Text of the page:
By Lutz Dietzold.
This is a surreal moment – life feels like we are in a science fiction novel where the last chapter has not yet been written. Everything is a first – we can’t draw on valuable experience and even the best forward planning realistically only goes as far as tomorrow. Events, travel and sales targets for the coming months have melted away. Much-lauded agility has become an enduring theme, while discovering a slower pace has become highly popular. Balconies are becoming idealised places of freedom.
Amidst all the uncertainty, there are two things of which we can be sure: the changes are affecting everybody and every area of life. And they will continue to influence how we move forward for a long time to come. As the Zukunftsinstitut (Future Institute) writes in its new trend study entitled “Die Welt nach Corona” (The world after coronavirus): “The coronavirus crisis is dismantling culture, society and the economy – and putting everything back together in new ways. At the same time, the pandemic is thus accelerating processes of civilisation that have long been in motion.”
Shaping the future
The current dynamics of this transformation certainly keep delivering new surprises. Changes that would otherwise demand years are now taking place in a matter of weeks. Times have changed for us all right now, and I mean this quite literally, as time seems to speed up when we experience many new things. Yet people are responding differently to this stress test for society. Go-getters and proactive creators are dashing forth, while others who prefer stability are falling behind. Those who were previously derided for being too experimental may now gain admiration as pioneers. Trial and error is now permitted, even encouraged. Lateral thinkers are making a virtue out of necessity, whilst perfectionism and self-optimisation have gone into hibernation. It is clear that the crisis is creating areas of need, but it is also creating opportunities. The willingness to break new ground and think disruptively is certainly something we will take with us going forward, along with the courage to fail.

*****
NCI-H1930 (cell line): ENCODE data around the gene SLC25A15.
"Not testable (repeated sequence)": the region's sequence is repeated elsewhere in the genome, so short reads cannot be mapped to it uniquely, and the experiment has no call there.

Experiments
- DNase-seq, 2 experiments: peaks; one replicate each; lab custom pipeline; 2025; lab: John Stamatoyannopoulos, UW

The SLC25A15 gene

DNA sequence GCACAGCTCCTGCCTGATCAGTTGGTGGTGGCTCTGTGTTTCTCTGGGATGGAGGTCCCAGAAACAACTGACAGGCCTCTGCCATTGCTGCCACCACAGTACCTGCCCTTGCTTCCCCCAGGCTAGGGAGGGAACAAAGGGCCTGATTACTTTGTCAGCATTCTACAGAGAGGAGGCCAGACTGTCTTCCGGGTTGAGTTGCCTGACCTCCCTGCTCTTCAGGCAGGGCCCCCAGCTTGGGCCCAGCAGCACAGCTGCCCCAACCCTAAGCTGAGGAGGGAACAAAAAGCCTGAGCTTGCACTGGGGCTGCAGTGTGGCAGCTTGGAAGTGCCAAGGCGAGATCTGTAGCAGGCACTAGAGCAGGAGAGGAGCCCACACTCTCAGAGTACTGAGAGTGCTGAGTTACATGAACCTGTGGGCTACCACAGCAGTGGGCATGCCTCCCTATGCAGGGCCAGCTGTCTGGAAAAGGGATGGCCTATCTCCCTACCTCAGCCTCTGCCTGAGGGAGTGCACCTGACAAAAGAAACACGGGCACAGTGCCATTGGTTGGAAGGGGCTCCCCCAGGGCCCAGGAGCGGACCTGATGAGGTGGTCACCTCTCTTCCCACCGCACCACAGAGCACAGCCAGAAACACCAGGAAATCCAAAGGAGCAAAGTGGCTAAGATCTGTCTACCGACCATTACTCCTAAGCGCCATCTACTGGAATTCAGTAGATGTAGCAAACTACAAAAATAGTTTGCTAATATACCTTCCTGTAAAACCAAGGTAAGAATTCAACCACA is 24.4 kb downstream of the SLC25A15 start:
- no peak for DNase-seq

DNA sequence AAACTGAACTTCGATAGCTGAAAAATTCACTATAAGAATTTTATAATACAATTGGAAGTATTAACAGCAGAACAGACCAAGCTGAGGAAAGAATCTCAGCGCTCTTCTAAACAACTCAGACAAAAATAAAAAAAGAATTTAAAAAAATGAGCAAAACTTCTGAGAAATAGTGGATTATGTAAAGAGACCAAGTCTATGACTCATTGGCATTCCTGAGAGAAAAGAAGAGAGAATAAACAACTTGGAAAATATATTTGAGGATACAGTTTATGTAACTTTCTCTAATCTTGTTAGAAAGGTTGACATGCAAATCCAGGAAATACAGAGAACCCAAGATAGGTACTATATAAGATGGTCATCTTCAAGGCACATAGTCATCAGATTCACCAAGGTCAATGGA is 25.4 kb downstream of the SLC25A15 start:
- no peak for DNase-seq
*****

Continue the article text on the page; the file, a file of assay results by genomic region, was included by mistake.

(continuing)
Trial and error is now permitted, even encouraged. Lateral thinkers are making a virtue out of necessity, whilst perfectionism and self-optimisation have gone into hibernation.
Agility for all